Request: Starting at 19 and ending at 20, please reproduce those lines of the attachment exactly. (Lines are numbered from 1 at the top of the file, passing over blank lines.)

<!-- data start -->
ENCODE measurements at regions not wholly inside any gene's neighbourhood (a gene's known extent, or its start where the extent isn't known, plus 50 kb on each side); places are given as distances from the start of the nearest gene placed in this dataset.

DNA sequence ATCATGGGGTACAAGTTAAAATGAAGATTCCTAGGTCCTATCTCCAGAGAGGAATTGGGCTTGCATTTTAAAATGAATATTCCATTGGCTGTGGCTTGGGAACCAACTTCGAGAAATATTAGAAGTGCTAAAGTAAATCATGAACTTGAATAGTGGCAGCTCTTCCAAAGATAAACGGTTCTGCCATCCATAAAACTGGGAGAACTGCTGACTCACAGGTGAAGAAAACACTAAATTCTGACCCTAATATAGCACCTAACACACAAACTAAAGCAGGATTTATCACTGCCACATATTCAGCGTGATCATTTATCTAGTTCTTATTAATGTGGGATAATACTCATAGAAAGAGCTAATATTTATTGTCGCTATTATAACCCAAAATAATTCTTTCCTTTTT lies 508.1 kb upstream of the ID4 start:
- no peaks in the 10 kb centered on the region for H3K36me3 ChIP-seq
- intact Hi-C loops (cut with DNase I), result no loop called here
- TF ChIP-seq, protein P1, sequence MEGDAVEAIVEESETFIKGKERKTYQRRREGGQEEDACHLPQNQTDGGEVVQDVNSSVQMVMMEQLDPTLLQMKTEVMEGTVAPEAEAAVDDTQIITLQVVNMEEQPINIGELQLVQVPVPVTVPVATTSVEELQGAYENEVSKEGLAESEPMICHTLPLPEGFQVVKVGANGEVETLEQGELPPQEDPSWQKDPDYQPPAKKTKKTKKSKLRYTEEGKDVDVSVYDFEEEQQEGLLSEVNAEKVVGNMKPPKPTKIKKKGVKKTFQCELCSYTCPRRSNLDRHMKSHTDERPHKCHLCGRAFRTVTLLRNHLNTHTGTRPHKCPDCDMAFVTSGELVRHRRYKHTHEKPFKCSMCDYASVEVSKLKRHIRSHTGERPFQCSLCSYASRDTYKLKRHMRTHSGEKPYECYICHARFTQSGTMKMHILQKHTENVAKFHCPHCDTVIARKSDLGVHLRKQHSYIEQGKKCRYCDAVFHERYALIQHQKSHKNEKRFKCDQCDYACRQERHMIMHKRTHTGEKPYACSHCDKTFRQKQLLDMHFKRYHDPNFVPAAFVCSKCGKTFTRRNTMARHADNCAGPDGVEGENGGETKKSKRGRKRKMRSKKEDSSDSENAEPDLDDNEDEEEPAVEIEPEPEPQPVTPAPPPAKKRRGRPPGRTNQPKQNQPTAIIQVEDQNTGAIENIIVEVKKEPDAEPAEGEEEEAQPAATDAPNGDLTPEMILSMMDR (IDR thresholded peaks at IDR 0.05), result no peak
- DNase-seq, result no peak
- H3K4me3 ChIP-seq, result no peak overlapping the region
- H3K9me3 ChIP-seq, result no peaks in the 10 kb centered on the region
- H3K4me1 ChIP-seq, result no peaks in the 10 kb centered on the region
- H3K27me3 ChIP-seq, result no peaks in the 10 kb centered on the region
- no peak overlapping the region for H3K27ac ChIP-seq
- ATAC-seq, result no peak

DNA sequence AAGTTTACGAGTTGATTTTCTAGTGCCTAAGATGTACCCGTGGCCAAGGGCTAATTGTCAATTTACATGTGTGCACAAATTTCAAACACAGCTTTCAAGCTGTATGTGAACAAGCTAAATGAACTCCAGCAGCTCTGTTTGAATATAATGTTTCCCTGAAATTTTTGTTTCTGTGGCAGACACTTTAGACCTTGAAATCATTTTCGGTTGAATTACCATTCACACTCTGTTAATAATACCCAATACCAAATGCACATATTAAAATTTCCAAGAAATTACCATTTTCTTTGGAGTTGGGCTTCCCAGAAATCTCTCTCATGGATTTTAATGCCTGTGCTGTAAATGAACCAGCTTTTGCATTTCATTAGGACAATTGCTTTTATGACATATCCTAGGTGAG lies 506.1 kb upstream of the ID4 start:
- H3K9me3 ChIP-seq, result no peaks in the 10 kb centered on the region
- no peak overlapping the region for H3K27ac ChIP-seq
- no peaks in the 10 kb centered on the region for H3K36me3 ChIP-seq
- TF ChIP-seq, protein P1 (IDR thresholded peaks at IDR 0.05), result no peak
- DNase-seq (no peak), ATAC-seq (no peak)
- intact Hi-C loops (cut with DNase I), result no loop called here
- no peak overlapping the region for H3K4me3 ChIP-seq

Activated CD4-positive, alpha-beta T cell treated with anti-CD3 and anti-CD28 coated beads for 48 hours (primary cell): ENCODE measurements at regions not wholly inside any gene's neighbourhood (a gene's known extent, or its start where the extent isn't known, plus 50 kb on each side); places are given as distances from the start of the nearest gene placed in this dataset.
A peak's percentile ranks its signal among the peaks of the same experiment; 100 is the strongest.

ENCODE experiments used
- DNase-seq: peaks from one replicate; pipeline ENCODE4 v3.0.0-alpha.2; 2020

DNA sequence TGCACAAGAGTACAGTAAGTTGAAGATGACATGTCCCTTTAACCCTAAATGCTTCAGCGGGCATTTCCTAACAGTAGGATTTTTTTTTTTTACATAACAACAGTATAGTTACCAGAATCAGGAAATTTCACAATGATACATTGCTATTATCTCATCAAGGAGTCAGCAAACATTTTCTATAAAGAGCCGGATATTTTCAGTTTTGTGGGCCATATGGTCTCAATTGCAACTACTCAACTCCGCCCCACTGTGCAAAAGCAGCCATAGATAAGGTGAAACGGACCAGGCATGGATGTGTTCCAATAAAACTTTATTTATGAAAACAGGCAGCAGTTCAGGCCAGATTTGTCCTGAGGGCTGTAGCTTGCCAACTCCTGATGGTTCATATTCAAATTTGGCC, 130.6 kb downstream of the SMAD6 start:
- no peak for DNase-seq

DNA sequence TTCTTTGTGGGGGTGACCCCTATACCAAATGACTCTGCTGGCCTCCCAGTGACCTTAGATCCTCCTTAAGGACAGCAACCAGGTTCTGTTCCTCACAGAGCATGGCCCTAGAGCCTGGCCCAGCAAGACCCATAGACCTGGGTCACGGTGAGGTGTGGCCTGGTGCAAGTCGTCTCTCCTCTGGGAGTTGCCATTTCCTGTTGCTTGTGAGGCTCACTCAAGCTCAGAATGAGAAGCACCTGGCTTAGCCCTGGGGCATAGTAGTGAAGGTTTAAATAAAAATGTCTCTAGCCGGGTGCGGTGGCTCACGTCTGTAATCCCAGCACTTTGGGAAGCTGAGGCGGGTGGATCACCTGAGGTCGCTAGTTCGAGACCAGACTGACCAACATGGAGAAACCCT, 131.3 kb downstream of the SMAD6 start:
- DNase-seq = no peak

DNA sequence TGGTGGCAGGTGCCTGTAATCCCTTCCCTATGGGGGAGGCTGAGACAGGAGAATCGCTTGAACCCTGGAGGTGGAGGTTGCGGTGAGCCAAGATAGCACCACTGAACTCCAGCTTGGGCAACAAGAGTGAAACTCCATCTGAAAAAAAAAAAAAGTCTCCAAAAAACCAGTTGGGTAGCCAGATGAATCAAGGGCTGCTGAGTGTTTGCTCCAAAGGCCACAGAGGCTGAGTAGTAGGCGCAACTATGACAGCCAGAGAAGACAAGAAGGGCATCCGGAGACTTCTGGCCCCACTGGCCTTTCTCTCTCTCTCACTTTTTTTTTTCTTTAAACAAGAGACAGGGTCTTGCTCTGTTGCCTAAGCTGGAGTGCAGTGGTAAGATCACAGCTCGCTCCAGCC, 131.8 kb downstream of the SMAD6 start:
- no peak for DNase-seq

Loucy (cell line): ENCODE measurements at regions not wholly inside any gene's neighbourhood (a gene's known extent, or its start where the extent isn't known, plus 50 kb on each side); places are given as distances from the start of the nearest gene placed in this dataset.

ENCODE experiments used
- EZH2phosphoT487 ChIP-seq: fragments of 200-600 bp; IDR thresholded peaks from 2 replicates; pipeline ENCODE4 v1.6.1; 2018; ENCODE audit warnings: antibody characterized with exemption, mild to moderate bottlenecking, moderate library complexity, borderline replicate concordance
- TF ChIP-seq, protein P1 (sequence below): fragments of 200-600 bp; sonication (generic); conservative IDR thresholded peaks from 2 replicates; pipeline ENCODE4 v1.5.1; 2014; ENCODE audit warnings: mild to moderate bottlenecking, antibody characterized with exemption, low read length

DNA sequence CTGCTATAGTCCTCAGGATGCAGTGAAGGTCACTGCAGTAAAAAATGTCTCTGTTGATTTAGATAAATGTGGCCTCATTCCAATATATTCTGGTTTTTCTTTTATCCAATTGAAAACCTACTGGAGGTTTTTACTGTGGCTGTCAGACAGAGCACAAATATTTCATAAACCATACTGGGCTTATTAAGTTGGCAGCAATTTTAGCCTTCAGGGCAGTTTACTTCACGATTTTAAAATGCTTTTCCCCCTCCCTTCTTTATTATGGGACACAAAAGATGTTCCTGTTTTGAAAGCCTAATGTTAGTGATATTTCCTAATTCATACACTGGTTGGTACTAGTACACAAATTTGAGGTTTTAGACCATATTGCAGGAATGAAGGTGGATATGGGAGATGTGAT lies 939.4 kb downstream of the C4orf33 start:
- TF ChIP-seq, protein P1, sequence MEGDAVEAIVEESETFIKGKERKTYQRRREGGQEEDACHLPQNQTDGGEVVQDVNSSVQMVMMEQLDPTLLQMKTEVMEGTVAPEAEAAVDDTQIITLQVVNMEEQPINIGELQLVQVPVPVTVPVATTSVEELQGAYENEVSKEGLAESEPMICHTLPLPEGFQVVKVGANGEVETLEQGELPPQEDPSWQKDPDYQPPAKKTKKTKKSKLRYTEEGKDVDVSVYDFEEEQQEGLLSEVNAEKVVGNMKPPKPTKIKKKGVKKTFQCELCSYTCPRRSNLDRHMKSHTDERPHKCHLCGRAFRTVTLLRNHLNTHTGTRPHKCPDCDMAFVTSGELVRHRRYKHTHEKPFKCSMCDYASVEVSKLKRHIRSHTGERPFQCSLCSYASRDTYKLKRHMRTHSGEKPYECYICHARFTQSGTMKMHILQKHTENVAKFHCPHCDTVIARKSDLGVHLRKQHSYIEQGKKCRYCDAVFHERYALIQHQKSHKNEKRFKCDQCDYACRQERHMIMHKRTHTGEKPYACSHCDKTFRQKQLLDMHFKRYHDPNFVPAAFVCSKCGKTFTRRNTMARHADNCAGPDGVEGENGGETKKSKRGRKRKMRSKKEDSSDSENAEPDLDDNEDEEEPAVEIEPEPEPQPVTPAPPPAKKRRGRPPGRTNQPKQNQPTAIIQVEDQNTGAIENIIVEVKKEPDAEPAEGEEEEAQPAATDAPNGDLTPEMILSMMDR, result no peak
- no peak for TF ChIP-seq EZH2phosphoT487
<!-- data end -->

- intact Hi-C loops (cut with DNase I), result no loop called here
- no peak overlapping the region for H3K4me3 ChIP-seq